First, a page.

Moth of the day: Meterana meyricci aka the "Pink Moth"
This moth is as fantastic as the images below suggest. Meterana meyricci is the instant rebuttal to the common misconception that moths are boring and drab colours. It is a firm favourite at face painting sessions.
You can see from the images below that the brightly coloured pink is on the hind wings and abdomen but not the forewings, thorax or head. This is quite a common strategy in the insect world as it means the moth can close its forewings over the brightly coloured pink parts and hide. Bright colours that can be hidden like this are usually used for signalling - it's the moth equivalent of a tudor court lady flashing an ankle.
We chose Meterana meyricci as the moth emblem for the Puka Whakamārama o te Pepe Nui - Te Hīheru. This guide covers the dry inland basins of the Central South Island the Crosby Moth regions of Central Otago (CO); Otago Lakes (OL) and the MacKenzie Basin (MK). You can find all these regions and the description of the boundaries in the Crosby et al. 1976 publication (1).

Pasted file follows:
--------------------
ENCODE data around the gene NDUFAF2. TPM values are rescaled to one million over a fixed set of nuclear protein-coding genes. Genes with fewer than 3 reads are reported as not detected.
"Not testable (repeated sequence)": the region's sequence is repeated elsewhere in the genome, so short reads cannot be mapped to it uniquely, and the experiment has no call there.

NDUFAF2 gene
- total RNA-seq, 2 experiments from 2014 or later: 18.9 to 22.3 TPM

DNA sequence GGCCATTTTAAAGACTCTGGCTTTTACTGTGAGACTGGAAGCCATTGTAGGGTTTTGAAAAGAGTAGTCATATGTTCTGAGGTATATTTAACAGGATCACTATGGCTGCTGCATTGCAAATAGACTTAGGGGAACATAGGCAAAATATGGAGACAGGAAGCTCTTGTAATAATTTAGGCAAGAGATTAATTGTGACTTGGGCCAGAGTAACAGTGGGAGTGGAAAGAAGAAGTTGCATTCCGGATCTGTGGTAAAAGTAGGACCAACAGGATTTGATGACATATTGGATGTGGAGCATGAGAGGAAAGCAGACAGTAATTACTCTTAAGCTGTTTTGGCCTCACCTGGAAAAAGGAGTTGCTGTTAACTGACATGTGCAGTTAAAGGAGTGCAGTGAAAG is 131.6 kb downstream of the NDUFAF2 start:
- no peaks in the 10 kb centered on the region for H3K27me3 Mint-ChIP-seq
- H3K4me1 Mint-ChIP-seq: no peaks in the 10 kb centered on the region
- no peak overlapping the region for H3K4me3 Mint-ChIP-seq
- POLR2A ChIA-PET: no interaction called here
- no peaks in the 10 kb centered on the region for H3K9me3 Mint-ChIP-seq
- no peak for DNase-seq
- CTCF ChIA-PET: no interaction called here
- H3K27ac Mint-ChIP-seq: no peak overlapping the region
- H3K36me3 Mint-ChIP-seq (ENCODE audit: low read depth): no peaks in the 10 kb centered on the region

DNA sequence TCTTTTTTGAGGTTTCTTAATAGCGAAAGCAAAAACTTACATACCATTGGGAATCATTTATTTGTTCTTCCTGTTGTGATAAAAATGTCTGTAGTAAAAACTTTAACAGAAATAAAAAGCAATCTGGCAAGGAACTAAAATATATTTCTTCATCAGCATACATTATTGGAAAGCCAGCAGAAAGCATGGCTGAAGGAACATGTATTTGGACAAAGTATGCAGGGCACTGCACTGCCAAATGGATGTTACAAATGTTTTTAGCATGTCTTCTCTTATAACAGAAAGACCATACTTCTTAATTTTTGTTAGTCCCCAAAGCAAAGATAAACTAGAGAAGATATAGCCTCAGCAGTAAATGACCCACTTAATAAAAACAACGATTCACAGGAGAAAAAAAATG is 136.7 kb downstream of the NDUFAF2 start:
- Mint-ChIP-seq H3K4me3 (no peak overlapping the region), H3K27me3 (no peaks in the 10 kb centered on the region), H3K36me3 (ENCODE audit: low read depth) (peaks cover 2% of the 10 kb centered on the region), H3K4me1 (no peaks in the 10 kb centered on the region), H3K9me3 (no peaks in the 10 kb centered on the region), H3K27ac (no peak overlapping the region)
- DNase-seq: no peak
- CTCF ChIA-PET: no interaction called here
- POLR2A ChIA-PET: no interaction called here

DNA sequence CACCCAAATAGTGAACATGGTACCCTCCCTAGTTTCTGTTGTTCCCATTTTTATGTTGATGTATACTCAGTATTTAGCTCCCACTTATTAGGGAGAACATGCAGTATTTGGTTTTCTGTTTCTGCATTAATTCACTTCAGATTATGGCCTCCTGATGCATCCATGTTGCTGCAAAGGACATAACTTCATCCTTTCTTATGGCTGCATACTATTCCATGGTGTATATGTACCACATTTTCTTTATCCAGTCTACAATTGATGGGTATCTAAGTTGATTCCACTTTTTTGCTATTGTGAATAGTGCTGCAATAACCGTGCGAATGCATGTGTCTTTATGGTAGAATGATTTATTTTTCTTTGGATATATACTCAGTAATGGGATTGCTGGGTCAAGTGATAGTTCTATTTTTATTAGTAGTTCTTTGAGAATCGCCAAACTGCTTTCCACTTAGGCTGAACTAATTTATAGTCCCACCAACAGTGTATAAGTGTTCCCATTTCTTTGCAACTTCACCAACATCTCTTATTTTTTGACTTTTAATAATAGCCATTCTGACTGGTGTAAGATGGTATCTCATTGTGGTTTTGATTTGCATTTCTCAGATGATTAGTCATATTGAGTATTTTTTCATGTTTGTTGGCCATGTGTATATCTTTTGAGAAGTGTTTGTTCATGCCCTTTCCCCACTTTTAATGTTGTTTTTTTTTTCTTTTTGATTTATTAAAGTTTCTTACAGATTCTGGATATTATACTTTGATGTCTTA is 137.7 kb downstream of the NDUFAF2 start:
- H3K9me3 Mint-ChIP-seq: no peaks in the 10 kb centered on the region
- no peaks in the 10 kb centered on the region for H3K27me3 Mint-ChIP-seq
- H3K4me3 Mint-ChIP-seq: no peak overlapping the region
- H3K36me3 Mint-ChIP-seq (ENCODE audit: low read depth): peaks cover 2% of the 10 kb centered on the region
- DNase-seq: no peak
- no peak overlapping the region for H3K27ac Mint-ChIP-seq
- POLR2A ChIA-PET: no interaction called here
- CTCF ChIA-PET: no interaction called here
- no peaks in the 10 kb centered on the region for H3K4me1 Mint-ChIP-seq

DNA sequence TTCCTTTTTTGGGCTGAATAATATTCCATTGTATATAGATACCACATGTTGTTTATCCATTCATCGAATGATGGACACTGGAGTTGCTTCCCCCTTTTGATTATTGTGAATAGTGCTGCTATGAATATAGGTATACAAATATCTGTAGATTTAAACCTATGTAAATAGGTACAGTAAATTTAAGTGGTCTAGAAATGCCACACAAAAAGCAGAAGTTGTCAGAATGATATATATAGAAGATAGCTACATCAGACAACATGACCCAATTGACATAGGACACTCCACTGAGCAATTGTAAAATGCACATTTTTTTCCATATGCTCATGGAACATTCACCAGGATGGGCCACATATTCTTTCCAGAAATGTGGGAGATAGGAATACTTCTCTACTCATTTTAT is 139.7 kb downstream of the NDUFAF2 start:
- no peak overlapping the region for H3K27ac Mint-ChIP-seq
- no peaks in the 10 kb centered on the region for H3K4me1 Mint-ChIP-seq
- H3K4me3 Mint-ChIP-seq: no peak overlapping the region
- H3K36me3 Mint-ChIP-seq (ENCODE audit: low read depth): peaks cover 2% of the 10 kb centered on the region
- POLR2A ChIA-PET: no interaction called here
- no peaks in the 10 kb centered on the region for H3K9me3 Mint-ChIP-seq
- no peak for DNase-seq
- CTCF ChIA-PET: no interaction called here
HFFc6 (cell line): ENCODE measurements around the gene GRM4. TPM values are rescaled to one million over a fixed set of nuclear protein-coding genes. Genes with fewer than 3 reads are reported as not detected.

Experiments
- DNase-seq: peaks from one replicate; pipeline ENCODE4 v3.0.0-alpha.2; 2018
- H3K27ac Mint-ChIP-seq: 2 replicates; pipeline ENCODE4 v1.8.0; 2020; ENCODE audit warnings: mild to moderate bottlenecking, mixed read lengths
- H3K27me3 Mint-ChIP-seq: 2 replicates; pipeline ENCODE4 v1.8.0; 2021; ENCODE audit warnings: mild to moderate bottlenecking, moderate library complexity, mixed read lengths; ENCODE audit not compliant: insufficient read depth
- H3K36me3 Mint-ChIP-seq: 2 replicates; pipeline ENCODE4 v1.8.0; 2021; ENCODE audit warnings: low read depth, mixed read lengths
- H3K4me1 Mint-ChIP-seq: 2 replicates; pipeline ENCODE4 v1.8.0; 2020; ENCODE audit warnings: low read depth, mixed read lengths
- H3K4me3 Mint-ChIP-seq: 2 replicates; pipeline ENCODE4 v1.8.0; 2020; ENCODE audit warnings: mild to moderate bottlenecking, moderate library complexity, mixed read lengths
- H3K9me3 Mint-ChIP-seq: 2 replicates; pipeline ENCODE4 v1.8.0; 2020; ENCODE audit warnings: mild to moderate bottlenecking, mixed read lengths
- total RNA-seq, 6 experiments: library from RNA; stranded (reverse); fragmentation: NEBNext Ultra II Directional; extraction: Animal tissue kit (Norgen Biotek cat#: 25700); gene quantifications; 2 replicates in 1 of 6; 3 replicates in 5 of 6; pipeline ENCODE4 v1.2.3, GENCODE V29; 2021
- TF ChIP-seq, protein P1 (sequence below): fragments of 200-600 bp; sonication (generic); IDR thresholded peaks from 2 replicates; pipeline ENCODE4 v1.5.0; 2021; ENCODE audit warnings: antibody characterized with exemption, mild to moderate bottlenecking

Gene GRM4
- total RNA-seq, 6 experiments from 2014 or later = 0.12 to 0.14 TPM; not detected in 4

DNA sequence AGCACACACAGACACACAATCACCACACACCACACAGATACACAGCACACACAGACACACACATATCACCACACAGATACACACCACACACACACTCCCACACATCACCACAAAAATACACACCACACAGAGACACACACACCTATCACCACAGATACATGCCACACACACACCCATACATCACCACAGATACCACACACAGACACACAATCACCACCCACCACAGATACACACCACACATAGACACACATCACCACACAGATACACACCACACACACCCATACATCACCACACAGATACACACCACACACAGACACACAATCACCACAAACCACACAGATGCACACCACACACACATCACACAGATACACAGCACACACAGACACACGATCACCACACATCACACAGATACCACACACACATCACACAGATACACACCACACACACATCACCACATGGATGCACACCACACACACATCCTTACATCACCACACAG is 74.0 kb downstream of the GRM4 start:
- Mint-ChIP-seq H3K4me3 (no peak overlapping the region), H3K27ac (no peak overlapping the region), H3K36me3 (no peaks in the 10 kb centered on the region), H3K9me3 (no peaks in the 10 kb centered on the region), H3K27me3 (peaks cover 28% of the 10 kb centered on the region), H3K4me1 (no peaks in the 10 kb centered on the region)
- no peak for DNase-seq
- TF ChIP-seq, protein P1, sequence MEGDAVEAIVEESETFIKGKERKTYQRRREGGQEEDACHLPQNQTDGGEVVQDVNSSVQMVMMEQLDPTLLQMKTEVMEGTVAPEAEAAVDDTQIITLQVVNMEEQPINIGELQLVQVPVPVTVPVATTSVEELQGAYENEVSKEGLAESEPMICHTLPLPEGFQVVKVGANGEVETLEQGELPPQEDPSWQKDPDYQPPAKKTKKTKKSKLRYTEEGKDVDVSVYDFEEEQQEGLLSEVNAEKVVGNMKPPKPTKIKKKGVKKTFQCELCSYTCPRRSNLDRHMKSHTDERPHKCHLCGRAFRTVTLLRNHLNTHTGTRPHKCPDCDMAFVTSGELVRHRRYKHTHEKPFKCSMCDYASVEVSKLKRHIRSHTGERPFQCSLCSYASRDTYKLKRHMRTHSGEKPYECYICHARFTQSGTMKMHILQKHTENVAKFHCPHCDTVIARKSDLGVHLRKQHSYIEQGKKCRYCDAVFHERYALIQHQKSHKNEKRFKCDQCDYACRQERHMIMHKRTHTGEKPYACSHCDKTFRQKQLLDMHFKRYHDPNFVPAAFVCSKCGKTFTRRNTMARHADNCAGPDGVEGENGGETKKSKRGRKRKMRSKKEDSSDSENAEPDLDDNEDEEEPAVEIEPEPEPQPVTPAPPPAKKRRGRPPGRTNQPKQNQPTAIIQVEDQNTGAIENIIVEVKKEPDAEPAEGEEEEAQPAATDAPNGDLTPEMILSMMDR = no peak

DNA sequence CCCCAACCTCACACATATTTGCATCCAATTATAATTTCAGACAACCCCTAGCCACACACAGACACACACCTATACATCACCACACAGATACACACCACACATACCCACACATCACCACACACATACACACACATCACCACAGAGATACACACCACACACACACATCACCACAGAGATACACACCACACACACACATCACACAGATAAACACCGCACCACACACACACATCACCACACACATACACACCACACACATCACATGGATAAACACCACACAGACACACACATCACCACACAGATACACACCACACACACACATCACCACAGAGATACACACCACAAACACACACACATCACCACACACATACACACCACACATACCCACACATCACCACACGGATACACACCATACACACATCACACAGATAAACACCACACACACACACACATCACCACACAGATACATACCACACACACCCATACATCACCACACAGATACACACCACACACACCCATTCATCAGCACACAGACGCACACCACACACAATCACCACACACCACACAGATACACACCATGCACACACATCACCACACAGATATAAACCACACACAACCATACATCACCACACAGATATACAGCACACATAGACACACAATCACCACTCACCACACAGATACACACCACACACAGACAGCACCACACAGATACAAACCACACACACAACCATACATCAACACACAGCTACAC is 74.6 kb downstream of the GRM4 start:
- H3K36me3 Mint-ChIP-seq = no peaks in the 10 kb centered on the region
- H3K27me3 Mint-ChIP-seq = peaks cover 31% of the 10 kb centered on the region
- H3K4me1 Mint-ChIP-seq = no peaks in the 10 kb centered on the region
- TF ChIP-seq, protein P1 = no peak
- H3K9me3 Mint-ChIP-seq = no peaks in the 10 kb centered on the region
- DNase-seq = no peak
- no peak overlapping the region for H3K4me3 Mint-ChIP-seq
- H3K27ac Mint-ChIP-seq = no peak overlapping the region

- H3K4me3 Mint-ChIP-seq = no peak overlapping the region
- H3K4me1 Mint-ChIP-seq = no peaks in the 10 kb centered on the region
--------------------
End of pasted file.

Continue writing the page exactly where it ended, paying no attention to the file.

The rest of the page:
Te Hīheru region is named for the bailer that is usually depicted as sitting on the center of the stern end of the waka. Appropriate for these dry dusty basins, this is the region that I (Barbara Anderson) grew up in and the local streams often have small pieces of pink stone. I have since found out that this is called Piemontite schist or Aroha stone. If you take another look at the forewings of Meterana meyricci you’ll see that amongst the luxurious grey green they are studded with flakes of gold. An appropriate emblem for a region whose recent history was so heavily influenced by gold mining. Te Hīheru is the only guide that Meterana meyricci (the Pink Moth) appears on.